Canon law was the law of the Church. It dictated many areas of life, including marriages and religious practices.
- For people who strayed from the Church’s teachings, the Church held the power of ex-communication (removal from the Catholic Church), which Catholics believed led to the soul’s eternal damnation into hell.
- The Church’s excommunicating power covered everyone, from agricultural workers to kings.
Christianity is a monastic belief system. Christian monks and nuns lived away from society in monasteries and devoted their lives to prayer, meditation, and reflection.
- Monasteries also served as centers of European learning.
- Christian leaders also supported the creation of art in monasteries.
- Monks and nuns could often read and write and produced the written documents and books used by churches.
- Monasteries had extensive libraries that stored intellectual knowledge and religious texts.
Monasteries were centers of European culture: Christian monasteries were also centers of creative and artistic production. As monastic scribes produced books and manuscripts, artists would decorate pages with elaborate artistic drawings and detail. Musical arrangements were also composed in monasteries to aid Christian worshipers in prayer and scripture reading. Because European artists were associated with the Church, most European art in the middle ages focused on religious themes.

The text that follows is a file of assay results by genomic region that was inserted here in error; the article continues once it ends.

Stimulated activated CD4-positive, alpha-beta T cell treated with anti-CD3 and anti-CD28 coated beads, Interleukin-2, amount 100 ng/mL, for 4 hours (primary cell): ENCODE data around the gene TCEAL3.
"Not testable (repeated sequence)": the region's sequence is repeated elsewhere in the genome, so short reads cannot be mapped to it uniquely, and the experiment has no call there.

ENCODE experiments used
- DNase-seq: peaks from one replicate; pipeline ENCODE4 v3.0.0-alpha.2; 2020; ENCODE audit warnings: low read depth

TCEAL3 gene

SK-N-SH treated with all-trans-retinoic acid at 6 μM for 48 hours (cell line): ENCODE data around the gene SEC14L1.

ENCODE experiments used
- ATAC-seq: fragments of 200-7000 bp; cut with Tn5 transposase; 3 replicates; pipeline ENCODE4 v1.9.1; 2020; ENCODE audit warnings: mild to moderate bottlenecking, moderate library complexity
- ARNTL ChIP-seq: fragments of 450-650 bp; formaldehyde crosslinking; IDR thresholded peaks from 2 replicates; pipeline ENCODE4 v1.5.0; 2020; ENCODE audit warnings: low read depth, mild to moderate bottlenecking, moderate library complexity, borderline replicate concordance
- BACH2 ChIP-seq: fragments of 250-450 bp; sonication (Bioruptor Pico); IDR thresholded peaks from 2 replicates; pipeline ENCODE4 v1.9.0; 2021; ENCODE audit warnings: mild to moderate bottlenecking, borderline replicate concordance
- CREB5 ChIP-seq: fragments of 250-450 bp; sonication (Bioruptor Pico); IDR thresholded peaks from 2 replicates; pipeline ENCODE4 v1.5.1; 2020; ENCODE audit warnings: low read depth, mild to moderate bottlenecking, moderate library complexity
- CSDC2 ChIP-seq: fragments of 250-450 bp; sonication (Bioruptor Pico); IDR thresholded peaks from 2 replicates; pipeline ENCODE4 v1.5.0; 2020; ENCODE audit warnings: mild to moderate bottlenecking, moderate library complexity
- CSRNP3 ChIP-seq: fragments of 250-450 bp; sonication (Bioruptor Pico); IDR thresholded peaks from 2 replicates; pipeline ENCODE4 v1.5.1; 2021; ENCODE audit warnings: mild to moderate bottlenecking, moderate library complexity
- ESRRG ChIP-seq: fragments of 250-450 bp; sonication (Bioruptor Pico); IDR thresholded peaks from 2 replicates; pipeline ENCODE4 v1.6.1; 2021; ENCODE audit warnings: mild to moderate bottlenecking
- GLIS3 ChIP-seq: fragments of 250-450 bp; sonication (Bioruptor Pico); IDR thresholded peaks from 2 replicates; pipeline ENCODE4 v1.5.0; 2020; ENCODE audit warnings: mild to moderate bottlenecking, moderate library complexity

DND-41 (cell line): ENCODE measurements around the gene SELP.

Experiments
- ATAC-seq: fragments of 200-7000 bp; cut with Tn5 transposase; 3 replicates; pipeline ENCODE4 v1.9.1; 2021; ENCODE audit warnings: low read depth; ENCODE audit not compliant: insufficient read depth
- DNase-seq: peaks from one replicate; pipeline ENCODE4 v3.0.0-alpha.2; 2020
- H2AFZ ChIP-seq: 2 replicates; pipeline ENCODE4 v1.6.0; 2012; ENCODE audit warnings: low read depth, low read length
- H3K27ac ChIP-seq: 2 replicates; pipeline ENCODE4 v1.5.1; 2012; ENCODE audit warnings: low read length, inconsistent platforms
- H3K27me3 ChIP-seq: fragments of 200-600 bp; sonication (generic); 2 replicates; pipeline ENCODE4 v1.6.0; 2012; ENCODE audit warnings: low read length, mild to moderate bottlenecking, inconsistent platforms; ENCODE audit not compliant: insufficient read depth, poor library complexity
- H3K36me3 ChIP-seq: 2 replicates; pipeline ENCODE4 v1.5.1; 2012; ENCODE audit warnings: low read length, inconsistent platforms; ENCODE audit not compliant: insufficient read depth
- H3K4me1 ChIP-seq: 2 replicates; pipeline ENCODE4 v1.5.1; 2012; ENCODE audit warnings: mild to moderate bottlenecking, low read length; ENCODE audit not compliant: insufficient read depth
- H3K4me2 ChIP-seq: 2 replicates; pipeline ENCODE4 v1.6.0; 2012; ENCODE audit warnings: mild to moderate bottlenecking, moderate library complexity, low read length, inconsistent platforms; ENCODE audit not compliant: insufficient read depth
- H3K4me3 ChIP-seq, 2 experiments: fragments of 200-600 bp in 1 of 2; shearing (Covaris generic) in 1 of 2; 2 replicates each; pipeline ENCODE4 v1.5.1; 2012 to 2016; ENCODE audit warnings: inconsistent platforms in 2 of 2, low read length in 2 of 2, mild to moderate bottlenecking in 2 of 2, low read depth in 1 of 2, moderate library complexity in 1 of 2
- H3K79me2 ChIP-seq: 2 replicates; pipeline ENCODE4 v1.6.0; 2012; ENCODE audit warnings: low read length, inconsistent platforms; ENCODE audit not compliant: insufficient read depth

The Catholic Church Splits: The Rise of Eastern Orthodox Christianity
Differences between Christian leadership in Western Europe and the Byzantine Empire led to a split in the Catholic Church and the creation of Eastern Orthodox Christianity.
From the time of the Roman Empire, European Christianity had developed two competing power centers: the Catholic Pope in Rome and the Eastern Orthodox Pope in the Byzantine Empire (old Easter Roman Empire).
The Great Schism: Disagreements between the Pope in Rome and Byzantine Christian leaders were common. Eventually, the differences led to the official separation of the Catholic and Byzantine churches in 1054. The Catholic Pope was in Rome, and the Eastern Orthodox Patriarch (the leader of the Orthodox Church) was in Constantinople, the capital of the Byzantine Empire.